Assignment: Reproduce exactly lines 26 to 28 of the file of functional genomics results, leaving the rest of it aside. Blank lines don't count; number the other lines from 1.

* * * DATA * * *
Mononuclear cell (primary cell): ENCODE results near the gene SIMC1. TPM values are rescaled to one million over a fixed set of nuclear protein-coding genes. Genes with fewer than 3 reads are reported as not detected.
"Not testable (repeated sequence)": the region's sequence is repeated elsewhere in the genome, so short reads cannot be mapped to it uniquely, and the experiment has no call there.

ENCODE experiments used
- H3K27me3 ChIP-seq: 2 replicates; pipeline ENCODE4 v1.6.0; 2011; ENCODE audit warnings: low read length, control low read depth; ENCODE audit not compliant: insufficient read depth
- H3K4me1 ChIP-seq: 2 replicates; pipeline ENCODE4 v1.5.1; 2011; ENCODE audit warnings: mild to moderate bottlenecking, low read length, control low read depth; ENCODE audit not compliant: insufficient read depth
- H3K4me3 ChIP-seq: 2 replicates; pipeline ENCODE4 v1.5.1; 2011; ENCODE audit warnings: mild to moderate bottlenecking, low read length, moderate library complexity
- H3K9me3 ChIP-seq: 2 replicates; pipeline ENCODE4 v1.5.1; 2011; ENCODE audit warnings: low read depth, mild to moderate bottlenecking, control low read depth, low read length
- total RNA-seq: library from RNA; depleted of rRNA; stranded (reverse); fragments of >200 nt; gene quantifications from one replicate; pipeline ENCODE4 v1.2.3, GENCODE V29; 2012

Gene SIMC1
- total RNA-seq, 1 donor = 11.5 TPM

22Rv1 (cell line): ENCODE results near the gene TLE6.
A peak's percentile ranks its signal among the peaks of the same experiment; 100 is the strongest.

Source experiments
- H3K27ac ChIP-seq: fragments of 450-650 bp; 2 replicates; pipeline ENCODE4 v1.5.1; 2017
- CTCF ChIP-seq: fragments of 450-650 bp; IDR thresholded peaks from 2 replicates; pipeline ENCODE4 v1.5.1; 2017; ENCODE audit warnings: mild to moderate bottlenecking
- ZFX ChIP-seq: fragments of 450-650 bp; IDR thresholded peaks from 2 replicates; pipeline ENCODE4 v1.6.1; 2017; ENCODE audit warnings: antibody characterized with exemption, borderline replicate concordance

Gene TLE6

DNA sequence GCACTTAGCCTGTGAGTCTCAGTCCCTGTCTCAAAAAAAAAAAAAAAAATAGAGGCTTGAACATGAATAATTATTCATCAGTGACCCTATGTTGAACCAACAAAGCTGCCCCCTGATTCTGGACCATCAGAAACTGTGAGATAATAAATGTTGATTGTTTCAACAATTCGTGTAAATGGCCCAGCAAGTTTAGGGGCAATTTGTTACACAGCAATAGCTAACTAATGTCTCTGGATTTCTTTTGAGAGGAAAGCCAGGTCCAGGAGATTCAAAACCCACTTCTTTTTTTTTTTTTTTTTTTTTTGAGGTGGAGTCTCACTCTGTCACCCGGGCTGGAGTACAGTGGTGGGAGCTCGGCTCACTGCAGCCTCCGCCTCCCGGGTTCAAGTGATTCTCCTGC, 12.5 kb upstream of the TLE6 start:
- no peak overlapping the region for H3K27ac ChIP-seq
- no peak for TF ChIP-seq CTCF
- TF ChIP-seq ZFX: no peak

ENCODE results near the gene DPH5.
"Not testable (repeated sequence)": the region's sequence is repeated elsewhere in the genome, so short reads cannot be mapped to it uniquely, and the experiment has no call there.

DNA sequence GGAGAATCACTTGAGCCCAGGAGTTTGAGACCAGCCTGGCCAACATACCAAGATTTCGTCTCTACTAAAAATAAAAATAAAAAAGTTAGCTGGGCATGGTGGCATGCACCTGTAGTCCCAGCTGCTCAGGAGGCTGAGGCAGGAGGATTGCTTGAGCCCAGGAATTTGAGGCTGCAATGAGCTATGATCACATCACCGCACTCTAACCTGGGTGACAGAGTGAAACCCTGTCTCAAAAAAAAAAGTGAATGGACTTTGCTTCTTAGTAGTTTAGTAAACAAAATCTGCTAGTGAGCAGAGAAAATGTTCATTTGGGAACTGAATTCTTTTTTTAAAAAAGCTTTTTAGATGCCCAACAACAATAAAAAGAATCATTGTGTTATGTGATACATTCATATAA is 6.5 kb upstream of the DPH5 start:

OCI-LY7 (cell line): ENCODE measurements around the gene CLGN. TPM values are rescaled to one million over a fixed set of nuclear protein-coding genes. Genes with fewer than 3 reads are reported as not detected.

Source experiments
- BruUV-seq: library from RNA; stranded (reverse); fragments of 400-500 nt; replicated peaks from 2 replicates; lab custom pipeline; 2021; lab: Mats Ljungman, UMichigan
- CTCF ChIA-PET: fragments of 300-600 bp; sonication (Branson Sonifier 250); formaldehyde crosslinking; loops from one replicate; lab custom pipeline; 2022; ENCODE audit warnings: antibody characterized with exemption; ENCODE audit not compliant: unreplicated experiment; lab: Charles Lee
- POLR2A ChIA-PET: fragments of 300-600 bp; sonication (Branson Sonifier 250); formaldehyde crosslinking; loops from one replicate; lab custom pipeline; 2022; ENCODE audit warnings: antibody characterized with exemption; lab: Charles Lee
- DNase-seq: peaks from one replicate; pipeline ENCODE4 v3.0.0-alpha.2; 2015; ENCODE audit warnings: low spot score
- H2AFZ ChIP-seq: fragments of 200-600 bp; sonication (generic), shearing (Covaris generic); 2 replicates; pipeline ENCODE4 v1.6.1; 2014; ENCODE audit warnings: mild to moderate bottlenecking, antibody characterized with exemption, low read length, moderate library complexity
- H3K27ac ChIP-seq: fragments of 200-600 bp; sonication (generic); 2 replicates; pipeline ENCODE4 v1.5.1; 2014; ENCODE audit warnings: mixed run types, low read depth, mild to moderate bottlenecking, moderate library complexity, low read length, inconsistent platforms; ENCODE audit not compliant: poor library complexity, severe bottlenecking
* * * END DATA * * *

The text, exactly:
Source experiments
- BruUV-seq: library from RNA; stranded (reverse); fragments of 400-500 nt; replicated peaks from 2 replicates; lab custom pipeline; 2021; lab: Mats Ljungman, UMichigan
- CTCF ChIA-PET: fragments of 300-600 bp; sonication (Branson Sonifier 250); formaldehyde crosslinking; loops from one replicate; lab custom pipeline; 2022; ENCODE audit warnings: antibody characterized with exemption; ENCODE audit not compliant: unreplicated experiment; lab: Charles Lee